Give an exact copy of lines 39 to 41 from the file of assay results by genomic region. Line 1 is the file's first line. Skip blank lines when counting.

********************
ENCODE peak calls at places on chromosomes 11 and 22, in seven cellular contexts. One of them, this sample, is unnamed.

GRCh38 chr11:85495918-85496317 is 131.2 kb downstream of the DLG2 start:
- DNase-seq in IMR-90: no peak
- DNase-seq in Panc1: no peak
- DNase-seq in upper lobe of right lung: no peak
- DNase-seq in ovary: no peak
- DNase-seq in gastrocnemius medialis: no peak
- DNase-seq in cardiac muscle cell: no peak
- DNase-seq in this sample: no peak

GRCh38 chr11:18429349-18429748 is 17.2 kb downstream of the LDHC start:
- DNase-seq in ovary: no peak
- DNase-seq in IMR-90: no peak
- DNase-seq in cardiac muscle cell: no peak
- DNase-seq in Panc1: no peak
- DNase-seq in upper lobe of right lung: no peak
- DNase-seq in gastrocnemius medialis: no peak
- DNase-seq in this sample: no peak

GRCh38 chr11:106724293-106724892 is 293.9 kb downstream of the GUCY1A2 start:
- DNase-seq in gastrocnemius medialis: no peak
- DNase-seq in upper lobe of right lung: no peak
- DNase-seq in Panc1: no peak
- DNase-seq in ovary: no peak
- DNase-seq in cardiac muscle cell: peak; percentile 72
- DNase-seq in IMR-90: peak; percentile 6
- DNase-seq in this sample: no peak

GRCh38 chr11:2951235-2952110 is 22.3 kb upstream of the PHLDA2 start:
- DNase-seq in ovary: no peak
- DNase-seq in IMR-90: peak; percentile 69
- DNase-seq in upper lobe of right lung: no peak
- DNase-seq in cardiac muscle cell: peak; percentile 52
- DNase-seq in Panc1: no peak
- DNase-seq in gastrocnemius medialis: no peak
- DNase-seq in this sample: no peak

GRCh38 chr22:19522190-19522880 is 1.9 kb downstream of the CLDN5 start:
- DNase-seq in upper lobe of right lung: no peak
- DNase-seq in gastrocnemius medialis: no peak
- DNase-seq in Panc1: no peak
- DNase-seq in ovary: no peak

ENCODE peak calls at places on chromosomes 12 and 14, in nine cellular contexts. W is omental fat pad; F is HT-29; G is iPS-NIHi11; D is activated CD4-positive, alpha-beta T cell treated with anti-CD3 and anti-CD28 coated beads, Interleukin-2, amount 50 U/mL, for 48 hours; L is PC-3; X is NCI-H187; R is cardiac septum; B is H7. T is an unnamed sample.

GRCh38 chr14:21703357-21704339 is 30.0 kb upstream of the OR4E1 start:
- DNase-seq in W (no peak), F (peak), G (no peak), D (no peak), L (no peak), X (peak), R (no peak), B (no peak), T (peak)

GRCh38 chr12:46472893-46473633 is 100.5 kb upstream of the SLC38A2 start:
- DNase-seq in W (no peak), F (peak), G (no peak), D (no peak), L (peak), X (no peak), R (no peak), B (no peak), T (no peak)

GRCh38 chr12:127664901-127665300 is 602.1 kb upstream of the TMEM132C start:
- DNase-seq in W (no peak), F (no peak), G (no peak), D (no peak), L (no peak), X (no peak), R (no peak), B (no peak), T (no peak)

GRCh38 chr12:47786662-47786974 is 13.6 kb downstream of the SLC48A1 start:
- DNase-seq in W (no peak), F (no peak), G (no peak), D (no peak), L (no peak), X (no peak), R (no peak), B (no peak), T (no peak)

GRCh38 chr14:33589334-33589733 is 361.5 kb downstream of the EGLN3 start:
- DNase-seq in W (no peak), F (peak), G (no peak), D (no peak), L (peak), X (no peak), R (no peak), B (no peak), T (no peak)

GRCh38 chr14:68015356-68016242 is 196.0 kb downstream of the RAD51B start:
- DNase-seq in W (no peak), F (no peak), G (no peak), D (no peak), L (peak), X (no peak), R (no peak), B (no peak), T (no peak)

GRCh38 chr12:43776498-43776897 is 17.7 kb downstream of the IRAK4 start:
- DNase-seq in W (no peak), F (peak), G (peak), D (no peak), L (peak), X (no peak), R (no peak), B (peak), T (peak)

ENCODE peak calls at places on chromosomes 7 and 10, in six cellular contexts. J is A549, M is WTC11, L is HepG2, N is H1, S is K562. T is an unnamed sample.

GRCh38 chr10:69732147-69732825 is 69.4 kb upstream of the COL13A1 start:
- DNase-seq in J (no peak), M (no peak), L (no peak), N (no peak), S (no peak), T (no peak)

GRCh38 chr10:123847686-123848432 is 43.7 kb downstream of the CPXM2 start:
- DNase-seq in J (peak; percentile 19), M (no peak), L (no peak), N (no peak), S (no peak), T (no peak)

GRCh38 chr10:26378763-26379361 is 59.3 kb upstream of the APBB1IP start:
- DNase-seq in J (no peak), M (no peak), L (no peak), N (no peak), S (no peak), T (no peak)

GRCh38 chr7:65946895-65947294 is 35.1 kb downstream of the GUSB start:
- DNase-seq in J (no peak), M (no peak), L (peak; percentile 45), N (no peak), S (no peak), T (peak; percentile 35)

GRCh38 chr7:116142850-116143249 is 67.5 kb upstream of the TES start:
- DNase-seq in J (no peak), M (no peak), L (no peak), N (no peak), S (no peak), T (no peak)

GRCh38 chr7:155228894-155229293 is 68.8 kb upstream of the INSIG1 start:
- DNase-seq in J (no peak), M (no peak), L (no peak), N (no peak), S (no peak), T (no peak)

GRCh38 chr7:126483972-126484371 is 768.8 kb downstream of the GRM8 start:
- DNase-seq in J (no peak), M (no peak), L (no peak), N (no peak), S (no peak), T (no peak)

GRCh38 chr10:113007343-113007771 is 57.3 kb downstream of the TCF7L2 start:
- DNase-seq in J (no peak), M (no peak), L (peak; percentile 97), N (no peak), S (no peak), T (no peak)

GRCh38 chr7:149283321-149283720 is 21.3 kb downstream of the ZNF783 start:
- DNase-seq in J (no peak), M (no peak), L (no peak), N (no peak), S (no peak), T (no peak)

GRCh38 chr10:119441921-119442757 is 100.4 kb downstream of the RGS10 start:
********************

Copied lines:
ENCODE peak calls at places on chromosomes 12 and 14, in nine cellular contexts. W is omental fat pad; F is HT-29; G is iPS-NIHi11; D is activated CD4-positive, alpha-beta T cell treated with anti-CD3 and anti-CD28 coated beads, Interleukin-2, amount 50 U/mL, for 48 hours; L is PC-3; X is NCI-H187; R is cardiac septum; B is H7. T is an unnamed sample.

GRCh38 chr14:21703357-21704339 is 30.0 kb upstream of the OR4E1 start:
- DNase-seq in W (no peak), F (peak), G (no peak), D (no peak), L (no peak), X (peak), R (no peak), B (no peak), T (peak)